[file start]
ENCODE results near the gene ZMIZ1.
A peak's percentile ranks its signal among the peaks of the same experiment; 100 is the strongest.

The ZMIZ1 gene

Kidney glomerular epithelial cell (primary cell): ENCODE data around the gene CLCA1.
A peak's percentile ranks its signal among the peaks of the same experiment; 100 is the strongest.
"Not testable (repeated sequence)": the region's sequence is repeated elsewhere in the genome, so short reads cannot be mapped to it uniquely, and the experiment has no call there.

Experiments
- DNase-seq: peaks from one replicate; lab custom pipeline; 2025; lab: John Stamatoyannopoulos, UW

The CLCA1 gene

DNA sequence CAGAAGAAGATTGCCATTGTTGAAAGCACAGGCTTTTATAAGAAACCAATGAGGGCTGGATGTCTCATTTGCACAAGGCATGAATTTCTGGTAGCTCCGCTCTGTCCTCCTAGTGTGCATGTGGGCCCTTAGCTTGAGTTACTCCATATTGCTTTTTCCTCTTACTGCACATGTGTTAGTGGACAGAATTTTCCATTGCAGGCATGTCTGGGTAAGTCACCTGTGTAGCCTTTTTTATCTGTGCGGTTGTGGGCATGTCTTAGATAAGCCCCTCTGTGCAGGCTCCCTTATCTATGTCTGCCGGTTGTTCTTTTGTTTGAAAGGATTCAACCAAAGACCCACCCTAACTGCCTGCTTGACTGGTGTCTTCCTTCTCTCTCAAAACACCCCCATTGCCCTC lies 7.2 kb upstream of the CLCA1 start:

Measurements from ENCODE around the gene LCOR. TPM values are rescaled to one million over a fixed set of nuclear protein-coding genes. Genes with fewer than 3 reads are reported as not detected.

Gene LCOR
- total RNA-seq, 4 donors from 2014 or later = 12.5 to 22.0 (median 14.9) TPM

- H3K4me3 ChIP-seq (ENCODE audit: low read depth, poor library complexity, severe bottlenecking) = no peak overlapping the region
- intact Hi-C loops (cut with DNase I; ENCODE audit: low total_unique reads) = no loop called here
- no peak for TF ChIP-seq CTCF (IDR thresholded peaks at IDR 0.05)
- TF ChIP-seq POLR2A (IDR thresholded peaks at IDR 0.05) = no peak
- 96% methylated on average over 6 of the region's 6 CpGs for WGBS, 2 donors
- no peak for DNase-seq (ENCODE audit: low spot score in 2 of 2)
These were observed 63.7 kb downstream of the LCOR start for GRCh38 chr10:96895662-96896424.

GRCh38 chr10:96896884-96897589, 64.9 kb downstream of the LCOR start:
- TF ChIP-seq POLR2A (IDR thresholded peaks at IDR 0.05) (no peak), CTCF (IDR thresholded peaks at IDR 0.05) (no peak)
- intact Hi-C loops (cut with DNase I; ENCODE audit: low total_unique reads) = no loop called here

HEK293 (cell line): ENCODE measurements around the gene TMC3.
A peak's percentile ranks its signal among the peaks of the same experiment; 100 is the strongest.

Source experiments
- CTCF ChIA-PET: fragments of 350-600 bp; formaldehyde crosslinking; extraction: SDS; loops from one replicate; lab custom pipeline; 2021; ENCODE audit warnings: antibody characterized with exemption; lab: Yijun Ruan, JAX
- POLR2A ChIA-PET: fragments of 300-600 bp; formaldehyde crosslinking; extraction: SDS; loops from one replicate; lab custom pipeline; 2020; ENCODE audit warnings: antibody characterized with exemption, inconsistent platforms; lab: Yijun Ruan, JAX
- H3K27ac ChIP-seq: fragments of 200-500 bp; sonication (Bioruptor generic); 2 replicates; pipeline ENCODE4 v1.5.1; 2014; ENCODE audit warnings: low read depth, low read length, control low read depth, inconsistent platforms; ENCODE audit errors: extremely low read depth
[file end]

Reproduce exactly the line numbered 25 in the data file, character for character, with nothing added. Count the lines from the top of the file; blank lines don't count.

A peak's percentile ranks its signal among the peaks of the same experiment; 100 is the strongest.